Missouri City City Council decided in a 5-2 vote April 5 to not move forward with a change to the city’s pay plan for employees.
The proposed change would move all city employees except the city manager from a minimum-median-maximum pay structure to a defined pay progression plan.
If adopted, the defined pay progression plan would have provided each employee a 2.5% incremental increase to their base pay annually so long as they have met expectations during their evaluation, Assistant City Manager Bill Atkinson said during the April 5 meeting.
Atkinson said City Council would still control employee compensation through the budget process, and step increases could be frozen or reduced if the funding is not available.
However, Council Member Jeffrey Boney, who voted against the proposed ordinance, expressed concern over making a long-term budget commitment.
“Retention of employees and recruitment is important, but overpromising and underdelivering is also something of importance that I’ve got to consider,” Boney said. “I believe it's more a slap in the face to the staff that we make a commitment to them ... and then tell them we won’t be giving them that for whatever reason. To me we would lose more employees and credibility if we did that.”
Still, Financial Services Director Allena Portis said using current revenue projections, the city would be able to afford this change.
“If the funds are there ... why not support people?” Council Member Cheryl Sterling said.
Sgt. Jay McClellan, vice president of the Missouri City Police Association, and Lt. Greg Ybarra, president of the Missouri City Professional Firefighters Association, spoke in favor of the city adopting a defined pay progression plan.
McClellan said under the current min-mid-max pay structure there are no clear guidelines for what an employee must do to move through the scale.
Regular pay increases would also help the city retain employees as they would be able to better plan their future with the city and be attractive when recruiting for future positions, both McClellan and Ybarra said.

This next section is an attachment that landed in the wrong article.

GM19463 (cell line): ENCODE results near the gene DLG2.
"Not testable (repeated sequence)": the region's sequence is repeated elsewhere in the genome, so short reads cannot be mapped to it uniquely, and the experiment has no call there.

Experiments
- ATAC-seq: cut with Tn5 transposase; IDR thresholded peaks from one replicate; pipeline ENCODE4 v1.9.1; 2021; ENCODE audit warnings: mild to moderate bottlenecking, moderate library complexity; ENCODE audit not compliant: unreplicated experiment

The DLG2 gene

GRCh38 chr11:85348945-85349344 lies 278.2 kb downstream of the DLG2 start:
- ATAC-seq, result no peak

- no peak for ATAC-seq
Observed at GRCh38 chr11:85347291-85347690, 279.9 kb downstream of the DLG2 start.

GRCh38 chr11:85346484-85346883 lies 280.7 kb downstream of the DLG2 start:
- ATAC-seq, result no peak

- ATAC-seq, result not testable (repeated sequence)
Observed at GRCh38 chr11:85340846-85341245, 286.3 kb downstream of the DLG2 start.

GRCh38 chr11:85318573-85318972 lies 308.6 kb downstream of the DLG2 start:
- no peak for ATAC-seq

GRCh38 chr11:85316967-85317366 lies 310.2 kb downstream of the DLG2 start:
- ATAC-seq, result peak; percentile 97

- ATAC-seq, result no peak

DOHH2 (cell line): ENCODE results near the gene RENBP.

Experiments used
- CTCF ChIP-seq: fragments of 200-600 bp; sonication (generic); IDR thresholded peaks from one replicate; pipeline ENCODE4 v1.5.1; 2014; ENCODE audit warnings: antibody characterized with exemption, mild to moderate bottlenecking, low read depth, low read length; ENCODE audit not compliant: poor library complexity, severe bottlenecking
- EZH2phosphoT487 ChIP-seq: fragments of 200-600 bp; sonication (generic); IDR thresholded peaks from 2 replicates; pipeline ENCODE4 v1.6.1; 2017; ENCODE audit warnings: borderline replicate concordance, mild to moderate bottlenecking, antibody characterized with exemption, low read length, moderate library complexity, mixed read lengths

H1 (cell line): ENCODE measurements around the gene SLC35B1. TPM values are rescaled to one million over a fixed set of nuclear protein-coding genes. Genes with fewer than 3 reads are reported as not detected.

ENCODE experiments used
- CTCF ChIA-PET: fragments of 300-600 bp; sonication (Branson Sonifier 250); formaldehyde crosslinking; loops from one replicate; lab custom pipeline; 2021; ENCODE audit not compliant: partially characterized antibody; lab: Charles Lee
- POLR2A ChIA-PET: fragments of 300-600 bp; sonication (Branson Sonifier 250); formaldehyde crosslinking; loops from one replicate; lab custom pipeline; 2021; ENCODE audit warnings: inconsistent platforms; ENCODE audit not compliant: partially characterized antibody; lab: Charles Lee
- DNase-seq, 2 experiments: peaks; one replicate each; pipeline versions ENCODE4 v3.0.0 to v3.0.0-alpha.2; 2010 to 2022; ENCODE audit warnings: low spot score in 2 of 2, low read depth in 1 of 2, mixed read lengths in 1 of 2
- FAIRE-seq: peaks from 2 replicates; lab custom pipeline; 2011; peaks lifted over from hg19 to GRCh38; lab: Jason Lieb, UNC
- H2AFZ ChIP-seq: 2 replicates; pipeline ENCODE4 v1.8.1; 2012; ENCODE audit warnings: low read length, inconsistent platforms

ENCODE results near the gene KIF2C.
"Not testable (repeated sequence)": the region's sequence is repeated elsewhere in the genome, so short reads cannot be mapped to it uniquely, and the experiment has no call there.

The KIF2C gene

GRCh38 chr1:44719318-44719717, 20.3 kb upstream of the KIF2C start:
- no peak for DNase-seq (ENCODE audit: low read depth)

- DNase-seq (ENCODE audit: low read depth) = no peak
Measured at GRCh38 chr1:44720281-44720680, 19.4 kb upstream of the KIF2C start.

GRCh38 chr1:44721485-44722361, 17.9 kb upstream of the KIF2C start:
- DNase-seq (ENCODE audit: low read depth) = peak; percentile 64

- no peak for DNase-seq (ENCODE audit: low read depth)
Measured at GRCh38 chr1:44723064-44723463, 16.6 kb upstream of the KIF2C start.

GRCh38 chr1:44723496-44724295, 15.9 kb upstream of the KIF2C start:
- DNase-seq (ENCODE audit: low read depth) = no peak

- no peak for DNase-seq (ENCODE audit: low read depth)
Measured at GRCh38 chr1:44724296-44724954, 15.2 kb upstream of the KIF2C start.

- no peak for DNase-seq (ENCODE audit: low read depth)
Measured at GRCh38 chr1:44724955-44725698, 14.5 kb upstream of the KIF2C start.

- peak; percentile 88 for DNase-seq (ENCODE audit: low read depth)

“We look at it as an investment in your employees,” Ybarra said. “We are the ones on the front lines making sure the citizens are happy with the services provided by the city, which is a direct reflection on the council.”
In addition to enhancing recruitment and retainment efforts, City Manager Odis Jones said he believes the change would have improved staff morale, an issue identified when he was first hired last year.
“After a [strengths, weaknesses, opportunities and threats] analysis, it became abundantly clear that the pay plan was the chief component of the dysfunction and problems with staff morale that had been going on for years in the city,” Jones said in an email.
Gallagher Benefit Services, an employee benefits and human resources consulting firm, performs a market analysis approximately every two years to ensure Missouri City salaries are competitive and recommends periodic adjustments. This year, in addition to recommending the move to a defined pay progression plan, Gallagher recommended a 3% increase in salaries to remain competitive.
Council Member Anthony Maroulis, who voted against the ordinance, said the city should focus on improving the existing min-mid-max pay structure to allow for regular promotions and pay increases. Maroulis said the city has been able to offer competitive salaries using market data and surveying through Gallagher.
“I believe that while I’ve been on council, I’ve always been supportive of everybody,” Maroulis said. “What we have here has worked, and that’s why Gallagher showed we are highly competitive.”
Council Member Floyd Emery said he felt the proposal was rolled out too quickly and said he has lingering questions about how the pay structure might address any recruitment or retainment issues.
“We are talking about a system that represents over 60% of our costs, so I think it’s incumbent that when we are doing this, we are doing it correct, and we are doing it for the right reasons,” Emery said. “This is bittersweet for me because I’ve advocated for police and fire,and staff since I’ve come on board in 2010.”
After an hour and a half of discussion, Council Members Vashaundra Edwards and Sterling supported the ordinance on the first of two required readings. However, Mayor Robin Elackatt and Council Members Lynn Clouser, Boney, Emery and Maroulis opposed it.